Friday, 27 October 2017

1,059 HAIL, Fassine, Luke DeSciscio, Swindon Level 3, Thursday 26th October 2017

An utterly fascinating evening of challenging music and entertaining rock discourse with talented folk began with a very late call. Unsure about my ability to stay awake late after The Horrors gig last night, I nonetheless went for it, lured by the prospect of an eclectic 3-act bill at my old “spiritual home”, Swindon’s very own Level 3, topped by Hail, the remaining pairing of Liam and Sophie from the very promising Polar Front, who impressed up the Vic last September (gig 1,003) with a genre-straddling indie/pop collision of a set. Early days for the new line-up, sure, but worth checking out anyway...

Parked round the corner just after 8 only to find the venue shut, with door due at 8.15! Popped into the neighbouring Rolleston instead,  to find tonight’s promoter Dave Franklin engaged in earnest discussion with my recent Facebook friend Geoffrey Head! One of only 2 gents whom I'd happily defer to as having a greater passion and appetite for "live" music than my own (the other,  ironically, also being called Jeff!), it was great to finally meet "The Head Of Music " in person, and we compared notes and gig experiences over Grolsch and Lemon & Lime in both the Rolly and Lev, once it opened.

Quickly, the time ticked to 9 pm,  and Luke DeSciscio plugged in onstage and prepared to play to a sadly sparse but knowledgeable audience.  Once again conjuring a hushed and intricately melodic atmosphere from the outset, his dexterous acoustic guitar work formed a base for his impressive, octave-straddling voice to swoop and soar.  "I'm still getting used to playing sober," he remarked, and another feature of this set was how thoughtfully and cerebrally he approached his performance throughout, as if considering how to meet his own standards. The pastoral and baroque atmospherics again recalled 60’s icons Love, but the voice, quavery and chillingly beautiful, was Buckley-esque in its emotive range (yup, I know "Buckley-esque" is a bit of a cliche phrase, but hey, if you hear clip clops down the street, you think "horse", not "zebra", right?). I loved the lyric, "I'm getting a tattoo to forget you" in the stark, bare "Patterns Of Revolution"; his refusal to play the between-song banter game  ("don't expect any communication from me while I tune"... nice one!); and final number "Jessica", the conversational lyricism depicting a breakup in brutal, mundane detail. I’m becoming more of a fan of this talented young man each time I see him!

Had a, "holy shit!" moment at the bar afterwards, as former XTC guitarist Dave Gregory was in attendance! Mr. Franklin kindly introduced us and we briefly chatted XTC and Boston rock, before London band Fassine eased into their set. The reason for Mr. Gregory's attendance tonight (Fassine having featured on the recent excellent Sky Arts documentary "This Is Pop"), advance reports had led me to expect an eerie, ethereal 4AD trip-hop groove soundscape from Fassine. None of that, though, as the 5-piece, led by the strikingly attractive brunette Sarah Palmer, initially recalled the moody, loose-limbed melancholy of latter-day Madder Rose, thereafter weaving a more complex musical pattern of dark, dramatic late night torch music and keyboard crescendos (once the mix allowed for it), overlaid by Sarah's soulful and, at times, almost operatic vocals. No obvious comparisons here (I noticed bits of the classy indie heartbreak of The Heart Throbs, and the layered, textural approach of Grizzly Bear, but really, I'm reaching here...), just a fine, accomplished band displaying those old-fashioned virtues of splendid musicianship and intelligently crafted songs. Plenty to say too, the gregarious Sarah remarking, "we wanted to see the White Horse and the Ken White murals, but went to a Weatherspoons instead!", then waxing eloquently about XTC prior to their splendidly observed cover of "Nonsuch"'s "That Wave". The subsequent "Sunshine" was my favourite, an eerie keyboard refrain underpinning a building groove which soared to a crescendo. Ultimately, of Fassine, I can simply say, This Was Pop! Classy and clever, but pop all the same. Nice one!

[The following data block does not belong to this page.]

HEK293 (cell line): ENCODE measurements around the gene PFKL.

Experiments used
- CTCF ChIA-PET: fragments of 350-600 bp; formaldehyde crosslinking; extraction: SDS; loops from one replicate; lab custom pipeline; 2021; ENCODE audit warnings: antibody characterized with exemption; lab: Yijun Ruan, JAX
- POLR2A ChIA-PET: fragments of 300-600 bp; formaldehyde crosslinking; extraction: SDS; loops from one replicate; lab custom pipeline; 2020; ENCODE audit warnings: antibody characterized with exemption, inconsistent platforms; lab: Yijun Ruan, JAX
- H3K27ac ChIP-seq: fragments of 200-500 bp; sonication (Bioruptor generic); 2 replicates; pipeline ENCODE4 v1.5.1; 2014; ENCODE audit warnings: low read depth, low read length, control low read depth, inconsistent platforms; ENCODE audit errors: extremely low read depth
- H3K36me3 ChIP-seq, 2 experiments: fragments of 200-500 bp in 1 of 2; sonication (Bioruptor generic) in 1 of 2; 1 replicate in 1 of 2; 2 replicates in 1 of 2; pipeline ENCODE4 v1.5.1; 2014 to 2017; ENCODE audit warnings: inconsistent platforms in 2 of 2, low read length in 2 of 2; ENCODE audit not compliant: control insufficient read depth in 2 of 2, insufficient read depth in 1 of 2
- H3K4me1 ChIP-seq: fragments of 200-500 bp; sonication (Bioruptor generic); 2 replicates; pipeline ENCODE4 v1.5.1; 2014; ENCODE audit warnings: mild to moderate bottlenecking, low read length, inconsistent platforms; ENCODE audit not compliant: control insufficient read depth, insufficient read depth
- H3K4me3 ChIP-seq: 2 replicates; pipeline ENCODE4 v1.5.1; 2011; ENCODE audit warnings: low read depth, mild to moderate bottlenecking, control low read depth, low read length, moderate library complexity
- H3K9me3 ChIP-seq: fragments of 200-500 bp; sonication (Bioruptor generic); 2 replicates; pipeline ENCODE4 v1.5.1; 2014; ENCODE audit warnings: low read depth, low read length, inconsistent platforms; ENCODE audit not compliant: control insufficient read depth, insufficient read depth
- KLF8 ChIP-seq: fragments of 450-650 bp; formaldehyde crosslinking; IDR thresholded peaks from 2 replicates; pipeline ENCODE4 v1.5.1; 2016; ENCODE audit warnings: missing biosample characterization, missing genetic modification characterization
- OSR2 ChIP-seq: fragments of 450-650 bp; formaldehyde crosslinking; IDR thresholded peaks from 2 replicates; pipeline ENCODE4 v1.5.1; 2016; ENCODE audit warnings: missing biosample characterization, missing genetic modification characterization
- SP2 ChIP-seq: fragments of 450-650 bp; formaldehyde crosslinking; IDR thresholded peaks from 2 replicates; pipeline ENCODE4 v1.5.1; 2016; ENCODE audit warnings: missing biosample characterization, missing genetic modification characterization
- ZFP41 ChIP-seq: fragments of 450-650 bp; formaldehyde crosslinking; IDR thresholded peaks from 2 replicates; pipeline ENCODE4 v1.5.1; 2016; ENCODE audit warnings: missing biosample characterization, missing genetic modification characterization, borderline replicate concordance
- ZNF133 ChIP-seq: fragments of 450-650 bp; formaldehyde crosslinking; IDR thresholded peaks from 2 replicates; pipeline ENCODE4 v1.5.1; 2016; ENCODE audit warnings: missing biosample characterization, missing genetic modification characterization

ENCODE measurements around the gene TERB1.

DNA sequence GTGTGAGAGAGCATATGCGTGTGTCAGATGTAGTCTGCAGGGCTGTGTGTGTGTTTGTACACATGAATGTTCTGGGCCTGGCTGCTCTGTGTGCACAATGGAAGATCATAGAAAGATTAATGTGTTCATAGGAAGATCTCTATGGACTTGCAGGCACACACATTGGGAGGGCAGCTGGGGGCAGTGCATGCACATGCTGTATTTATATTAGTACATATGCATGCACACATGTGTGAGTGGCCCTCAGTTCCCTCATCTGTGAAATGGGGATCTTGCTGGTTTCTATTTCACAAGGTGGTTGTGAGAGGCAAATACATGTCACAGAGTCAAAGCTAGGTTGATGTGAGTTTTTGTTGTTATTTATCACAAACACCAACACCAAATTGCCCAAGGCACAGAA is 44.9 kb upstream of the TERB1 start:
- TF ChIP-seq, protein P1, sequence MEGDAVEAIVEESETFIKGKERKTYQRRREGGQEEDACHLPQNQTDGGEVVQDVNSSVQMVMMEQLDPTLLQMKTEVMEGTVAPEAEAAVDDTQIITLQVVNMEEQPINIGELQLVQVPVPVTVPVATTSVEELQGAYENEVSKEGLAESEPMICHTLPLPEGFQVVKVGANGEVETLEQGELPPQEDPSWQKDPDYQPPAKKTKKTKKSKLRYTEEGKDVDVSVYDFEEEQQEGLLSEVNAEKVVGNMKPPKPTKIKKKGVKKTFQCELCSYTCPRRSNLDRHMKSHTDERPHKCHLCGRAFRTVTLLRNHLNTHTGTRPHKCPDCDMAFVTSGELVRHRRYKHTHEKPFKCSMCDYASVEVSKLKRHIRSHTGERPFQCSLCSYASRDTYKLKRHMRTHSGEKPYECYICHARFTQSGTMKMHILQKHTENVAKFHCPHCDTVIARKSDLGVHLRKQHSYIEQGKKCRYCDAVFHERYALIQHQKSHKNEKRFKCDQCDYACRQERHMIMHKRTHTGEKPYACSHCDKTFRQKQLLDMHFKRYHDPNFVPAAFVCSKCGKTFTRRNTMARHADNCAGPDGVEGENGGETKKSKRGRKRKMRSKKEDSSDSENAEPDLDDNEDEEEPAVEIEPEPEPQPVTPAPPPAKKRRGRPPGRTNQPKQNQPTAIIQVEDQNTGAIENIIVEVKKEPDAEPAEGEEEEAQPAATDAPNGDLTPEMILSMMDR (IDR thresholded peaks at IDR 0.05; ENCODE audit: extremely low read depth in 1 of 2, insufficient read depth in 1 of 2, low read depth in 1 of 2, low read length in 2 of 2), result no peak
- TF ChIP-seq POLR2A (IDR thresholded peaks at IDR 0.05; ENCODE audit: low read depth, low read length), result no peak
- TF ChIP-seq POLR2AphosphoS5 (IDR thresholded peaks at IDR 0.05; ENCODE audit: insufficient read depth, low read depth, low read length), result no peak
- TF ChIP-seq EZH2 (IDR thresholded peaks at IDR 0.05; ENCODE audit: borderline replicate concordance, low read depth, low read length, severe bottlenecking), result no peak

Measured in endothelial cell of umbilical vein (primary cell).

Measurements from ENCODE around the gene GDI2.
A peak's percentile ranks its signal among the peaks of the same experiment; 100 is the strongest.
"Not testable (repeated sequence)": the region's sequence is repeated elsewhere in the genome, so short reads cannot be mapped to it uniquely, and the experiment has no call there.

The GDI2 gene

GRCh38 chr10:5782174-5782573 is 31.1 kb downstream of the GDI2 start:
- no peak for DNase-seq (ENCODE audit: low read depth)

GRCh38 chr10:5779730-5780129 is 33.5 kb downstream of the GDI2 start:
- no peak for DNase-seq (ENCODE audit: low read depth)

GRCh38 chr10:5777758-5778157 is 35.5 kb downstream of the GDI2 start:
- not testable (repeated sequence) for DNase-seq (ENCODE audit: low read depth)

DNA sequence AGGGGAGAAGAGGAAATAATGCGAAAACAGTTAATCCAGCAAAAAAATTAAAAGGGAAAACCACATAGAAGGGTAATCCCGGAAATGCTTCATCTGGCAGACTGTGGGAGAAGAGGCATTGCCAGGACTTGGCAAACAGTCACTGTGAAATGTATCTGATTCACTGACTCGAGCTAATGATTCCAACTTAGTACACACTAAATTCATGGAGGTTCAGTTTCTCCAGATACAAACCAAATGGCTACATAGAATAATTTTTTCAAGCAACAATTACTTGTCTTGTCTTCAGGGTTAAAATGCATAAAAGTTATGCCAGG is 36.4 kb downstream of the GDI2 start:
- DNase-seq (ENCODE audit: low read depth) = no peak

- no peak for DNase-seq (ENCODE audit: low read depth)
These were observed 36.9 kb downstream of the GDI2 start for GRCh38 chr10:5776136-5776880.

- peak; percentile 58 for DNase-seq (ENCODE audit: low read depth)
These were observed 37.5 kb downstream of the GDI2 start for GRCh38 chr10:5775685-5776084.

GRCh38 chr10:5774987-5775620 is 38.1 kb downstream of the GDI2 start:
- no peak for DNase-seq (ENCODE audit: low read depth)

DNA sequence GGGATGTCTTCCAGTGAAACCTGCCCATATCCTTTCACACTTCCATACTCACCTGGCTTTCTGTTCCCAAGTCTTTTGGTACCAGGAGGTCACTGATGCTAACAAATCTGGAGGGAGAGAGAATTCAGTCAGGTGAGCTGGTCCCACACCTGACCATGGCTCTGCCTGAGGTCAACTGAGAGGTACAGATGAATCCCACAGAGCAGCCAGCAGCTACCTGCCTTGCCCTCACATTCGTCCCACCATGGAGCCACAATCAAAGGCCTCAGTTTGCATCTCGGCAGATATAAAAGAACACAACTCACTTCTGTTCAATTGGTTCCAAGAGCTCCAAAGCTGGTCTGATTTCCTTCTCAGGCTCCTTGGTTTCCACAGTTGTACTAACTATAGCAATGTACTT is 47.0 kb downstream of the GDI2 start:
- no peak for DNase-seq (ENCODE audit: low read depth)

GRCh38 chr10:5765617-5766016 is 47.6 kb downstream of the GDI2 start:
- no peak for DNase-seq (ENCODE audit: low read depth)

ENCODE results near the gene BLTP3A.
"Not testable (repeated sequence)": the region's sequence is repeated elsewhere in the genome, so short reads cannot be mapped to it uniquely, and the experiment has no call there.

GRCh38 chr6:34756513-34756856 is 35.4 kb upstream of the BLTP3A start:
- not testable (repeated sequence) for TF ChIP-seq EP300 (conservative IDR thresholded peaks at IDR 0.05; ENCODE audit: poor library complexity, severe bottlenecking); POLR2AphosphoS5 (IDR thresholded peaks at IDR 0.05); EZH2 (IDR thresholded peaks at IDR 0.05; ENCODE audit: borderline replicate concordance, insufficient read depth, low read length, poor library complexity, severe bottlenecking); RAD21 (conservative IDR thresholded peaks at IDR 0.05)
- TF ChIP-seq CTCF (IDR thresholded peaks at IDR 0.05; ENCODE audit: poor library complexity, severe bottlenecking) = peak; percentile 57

A couple of engrossing chats with Luke DeSciscio and, outside, Fassine, saw me miss both Dave Gregory and Geoffrey's departures, and the first couple of numbers of Hail's set. Yipe! Wandered back in to find the duo already kicking up a storm, with Sophie's rousing, strident tones and impressive vocal range and Liam's hard-hitting drum style being augmented by some looped electronica colour wash (normally my bugbear, but hey, I can forgive them!). Sometimes a little too hard-hitting from Liam - as if attempting to compensate for the reduced numerical line-up by bashing the shit out of his drums, and occasionally suffering from "bass drum wander" as a consequence! - they were nonetheless determined that their melting pot of rock dynamics, ethereal textures and modern-day pop/ dance sensibilities be delivered stridently and powerfully. "Criminal" was my set highlight, a tumbling drum pattern underpinning a stripped verse which built to a more layered strident chorus, and the subsequent "Nothing" featured a looped grime rap, the result of a collaboration with a local grime artist. Overall a fine if embryonic set - clearly a work-in-progress, the key building blocks of talent and application are there for Hail, so their journey to the finished product should be fairly swift! 

More rock chat with Liam and Fassine afterwards, before I cried, "enough!" and headed wearily home. Glad I made it to this one, though; all Hail to a Fassine-ating evening!

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